Abrazos Adventure Portales New Mexico
offering family and individual recreation to Portales, Clovis, Cannon AFB and the
surrounding area with horseback riding and lessons
Wendy Toombs owner/instructor 575.760.4444

Golly is a nice example of the American Quarter Horse. This chestnut mare’s registered
name is Golly’s Little Gal. We purchased her at the Clovis Horse Sale March 17, 2002. She
was a year old at the time. She was born May 4, 2001.

We bought Newbie’s mom at the same time and the two of them brought flu into the barn.
We finally had to shut down for a couple of weeks while the bug ran its course. About half
the horses came down with it.

She had never been handled before we got her so at the sale Ray had them run her
through a chute where they put a halter and drag rope on her. We then loaded her into
the trailer. When we got home, he backed the trailer up to the pen gate and unloaded
directly into the pen. Because she was not broke we couldn’t doctor her.

It was about 2 months before she was comfortable with me touching her. I had her come to
me and I used her grain as bait. It was a slow process but it worked. When I started to
actually handle her I found out some horses do not want you patting them. It took several
sessions of stroke, stroke, sneak a pat, stroke, stroke. Golly is more reactive than most of
our others so we approach her a little differently.

I use a hair dryer in the winter to warm the bit before putting it in the horse’s mouth. One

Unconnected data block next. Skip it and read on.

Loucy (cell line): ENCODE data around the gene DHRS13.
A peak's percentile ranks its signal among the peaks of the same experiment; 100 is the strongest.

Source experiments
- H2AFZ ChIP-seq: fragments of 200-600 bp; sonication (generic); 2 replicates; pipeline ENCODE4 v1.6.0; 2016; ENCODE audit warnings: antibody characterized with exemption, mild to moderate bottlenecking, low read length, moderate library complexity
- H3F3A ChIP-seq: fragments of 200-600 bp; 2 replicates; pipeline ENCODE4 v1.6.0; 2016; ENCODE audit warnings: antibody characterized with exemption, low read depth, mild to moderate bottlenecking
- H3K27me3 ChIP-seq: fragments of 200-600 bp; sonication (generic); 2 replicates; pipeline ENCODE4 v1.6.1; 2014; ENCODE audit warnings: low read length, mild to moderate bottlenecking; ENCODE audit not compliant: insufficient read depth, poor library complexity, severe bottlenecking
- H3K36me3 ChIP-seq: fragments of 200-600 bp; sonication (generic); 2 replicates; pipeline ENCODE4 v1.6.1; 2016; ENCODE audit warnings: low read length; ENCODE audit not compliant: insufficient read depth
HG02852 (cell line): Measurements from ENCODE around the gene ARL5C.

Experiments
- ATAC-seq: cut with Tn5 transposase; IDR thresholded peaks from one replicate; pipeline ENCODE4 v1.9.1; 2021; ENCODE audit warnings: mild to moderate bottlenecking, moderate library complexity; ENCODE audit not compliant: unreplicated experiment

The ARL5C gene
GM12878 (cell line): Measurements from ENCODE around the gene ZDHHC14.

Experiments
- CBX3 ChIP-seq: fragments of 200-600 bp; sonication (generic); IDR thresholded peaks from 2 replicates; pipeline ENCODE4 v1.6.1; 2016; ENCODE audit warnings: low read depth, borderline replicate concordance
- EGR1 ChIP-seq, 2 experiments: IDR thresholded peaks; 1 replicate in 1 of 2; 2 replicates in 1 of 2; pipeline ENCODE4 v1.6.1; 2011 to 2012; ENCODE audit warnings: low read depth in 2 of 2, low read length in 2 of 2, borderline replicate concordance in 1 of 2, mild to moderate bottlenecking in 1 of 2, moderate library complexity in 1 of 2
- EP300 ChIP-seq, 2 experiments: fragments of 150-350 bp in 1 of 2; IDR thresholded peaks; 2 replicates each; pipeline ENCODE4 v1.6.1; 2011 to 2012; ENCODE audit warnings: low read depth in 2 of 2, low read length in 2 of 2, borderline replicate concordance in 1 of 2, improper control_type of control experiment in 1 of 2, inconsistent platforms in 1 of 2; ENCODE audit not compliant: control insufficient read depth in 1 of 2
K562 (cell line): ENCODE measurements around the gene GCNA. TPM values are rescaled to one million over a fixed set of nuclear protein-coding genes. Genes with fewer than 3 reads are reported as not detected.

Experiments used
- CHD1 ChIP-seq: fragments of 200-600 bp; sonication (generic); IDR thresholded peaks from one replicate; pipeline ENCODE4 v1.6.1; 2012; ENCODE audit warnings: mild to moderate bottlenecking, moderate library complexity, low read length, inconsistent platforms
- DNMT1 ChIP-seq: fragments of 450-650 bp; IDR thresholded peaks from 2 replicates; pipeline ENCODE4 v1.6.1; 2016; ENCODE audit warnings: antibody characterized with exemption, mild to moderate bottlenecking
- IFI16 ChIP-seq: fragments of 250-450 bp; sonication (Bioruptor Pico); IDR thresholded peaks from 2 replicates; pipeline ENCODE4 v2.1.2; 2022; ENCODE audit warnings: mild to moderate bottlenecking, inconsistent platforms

day I had pulled her out for a training session and wondered if I had the hair dryer lesson
with her. I convinced myself that I had. I had her looped around the hitch rail while I went
into the tack room to warm the bit. As soon as the sound started I realized we had skipped
this lesson. She bucked inside the barn. I just stayed out of her way inside the tack room
until she exited. After she got out of the barn she quit bucking and I was able to catch her.

I realized that I had to make that the lesson for the day so I used treats to convince her
that the dryer wasn’t going to eat her. It took several sessions to fully convince her all was
well. Not long ago, her rider went in to warm the bit and I had a chuckle as I watched Golly.
She had her head pointed toward the sound, ears forward and lips licking. Mission
accomplished, she associates the sound with something good.

We had the round pen set up with an extra gate so we could let the horses ‘self study’
about loading and unloading. I would feed them in the trailer and they could come and go
at will. We started with the big trailer and then graduated to the two-horse trailer. When it
came time for Golly to do the two horse trailer I fed her the evening feed. She loaded and
ate. The next morning she was still in the trailer. She didn’t know how to back out. That is a
little item that Dan is going to work on this summer (09). Right now we load her in the back
compartment of the stock trailer and she can turn around to come out.

There have been a couple of times we considered selling her because we weren’t sure she
was going to work for the school. The summer of 2008 I put her in with experienced riders
and was able to keep her going in the cold weather. She has done fine and seems to be
getting the hang of being a school horse. She still has a lot to learn so that is also good for
the student’s lessons.
Golly keeping her eye on Richard as he
works on feet.
I like my horses to accept a person
coming to them when they are down. I
consider it a matter of trust.
Golly with her person, Dan.